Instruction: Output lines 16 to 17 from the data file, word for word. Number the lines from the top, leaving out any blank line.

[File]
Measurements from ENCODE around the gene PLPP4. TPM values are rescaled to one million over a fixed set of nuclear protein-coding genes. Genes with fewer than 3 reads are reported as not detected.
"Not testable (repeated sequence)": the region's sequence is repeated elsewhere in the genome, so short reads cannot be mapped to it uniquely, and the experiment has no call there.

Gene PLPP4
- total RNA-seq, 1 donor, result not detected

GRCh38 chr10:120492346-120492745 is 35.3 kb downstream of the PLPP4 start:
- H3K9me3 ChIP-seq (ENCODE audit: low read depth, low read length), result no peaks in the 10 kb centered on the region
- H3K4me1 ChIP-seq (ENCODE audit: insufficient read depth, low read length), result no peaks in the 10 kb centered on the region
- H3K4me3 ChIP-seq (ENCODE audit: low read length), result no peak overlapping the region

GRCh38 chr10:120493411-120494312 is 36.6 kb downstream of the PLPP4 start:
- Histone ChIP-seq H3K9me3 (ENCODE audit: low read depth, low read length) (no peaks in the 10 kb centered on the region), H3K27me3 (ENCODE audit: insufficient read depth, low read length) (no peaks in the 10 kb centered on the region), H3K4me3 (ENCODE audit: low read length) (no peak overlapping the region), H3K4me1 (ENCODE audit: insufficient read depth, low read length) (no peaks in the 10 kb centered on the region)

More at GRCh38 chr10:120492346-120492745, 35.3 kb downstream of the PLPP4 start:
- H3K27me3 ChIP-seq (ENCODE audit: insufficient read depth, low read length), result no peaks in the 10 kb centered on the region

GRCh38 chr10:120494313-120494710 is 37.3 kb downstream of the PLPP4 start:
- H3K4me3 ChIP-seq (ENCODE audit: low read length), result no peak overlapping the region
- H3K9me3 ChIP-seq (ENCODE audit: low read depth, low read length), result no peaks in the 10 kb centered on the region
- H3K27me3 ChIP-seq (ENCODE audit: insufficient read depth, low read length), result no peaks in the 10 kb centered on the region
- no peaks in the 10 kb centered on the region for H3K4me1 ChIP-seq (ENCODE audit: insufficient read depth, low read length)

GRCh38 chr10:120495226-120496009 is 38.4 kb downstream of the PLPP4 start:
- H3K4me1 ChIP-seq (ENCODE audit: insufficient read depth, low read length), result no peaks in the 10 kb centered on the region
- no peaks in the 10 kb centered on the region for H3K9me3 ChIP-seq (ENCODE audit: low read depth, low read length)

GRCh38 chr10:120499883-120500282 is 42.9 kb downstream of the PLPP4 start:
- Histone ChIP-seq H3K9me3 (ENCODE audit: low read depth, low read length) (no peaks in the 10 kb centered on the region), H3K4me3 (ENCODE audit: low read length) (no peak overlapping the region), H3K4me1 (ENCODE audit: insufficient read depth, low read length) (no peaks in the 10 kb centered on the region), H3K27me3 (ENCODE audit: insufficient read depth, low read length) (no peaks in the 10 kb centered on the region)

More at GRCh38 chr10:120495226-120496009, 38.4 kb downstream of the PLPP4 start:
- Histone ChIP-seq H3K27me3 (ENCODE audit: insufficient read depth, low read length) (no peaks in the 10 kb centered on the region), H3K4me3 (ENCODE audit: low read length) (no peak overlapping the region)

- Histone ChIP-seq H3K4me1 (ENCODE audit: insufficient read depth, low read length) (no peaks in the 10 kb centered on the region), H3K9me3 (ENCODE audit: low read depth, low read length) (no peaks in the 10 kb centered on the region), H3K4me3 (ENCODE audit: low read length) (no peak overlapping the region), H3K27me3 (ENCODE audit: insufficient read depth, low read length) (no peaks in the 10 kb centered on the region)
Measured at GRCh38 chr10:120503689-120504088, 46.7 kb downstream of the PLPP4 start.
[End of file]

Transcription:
- H3K27me3 ChIP-seq (ENCODE audit: insufficient read depth, low read length), result no peaks in the 10 kb centered on the region
- no peaks in the 10 kb centered on the region for H3K4me1 ChIP-seq (ENCODE audit: insufficient read depth, low read length)